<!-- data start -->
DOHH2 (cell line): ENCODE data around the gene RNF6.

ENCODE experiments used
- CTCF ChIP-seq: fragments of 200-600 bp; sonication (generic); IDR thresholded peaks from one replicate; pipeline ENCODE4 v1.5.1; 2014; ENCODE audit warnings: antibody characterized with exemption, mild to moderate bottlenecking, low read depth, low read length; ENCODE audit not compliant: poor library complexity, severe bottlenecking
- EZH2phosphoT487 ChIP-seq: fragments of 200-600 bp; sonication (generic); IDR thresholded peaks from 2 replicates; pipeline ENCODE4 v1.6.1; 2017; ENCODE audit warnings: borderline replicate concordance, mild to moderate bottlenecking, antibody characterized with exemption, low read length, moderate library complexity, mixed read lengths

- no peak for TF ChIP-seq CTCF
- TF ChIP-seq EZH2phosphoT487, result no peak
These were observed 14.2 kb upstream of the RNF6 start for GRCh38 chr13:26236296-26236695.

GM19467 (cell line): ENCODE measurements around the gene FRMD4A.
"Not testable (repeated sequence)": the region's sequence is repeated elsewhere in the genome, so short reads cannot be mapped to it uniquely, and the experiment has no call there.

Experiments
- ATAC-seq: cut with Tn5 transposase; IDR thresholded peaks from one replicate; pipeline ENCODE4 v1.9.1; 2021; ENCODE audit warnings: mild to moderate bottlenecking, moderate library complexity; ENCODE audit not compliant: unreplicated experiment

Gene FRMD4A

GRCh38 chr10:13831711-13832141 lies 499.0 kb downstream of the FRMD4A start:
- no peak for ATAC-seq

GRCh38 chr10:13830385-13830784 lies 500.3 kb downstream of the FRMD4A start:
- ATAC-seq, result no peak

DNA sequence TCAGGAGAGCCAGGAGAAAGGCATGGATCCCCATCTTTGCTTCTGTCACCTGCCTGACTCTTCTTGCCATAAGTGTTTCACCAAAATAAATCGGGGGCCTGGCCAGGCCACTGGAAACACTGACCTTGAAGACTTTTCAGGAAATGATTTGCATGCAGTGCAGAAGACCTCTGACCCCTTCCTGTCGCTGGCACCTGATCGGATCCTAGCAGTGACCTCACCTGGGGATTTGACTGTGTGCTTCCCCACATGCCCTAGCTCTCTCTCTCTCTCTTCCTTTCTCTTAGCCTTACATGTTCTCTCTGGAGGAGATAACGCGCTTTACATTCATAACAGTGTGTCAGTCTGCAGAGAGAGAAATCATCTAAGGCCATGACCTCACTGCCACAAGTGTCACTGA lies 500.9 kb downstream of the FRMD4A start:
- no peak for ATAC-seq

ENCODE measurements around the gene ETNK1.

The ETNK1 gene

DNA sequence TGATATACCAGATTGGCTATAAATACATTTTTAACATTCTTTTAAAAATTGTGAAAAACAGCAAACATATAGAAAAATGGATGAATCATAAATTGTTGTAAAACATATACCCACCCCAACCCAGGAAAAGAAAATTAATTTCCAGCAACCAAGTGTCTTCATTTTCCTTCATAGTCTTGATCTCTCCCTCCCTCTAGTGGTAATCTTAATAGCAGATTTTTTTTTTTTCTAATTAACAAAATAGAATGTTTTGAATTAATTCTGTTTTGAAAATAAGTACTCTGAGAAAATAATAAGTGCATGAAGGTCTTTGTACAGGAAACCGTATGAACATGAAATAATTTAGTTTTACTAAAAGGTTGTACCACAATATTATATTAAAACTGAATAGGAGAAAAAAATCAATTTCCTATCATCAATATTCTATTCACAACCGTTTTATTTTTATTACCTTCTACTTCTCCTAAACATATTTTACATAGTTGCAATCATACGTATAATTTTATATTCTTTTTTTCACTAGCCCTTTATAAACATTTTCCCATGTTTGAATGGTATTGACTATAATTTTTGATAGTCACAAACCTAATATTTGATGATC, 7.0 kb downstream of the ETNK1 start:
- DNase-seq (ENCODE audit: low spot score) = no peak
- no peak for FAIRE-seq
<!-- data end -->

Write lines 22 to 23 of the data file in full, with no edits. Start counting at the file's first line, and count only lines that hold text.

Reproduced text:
- DNase-seq (ENCODE audit: low spot score) = no peak
- no peak for FAIRE-seq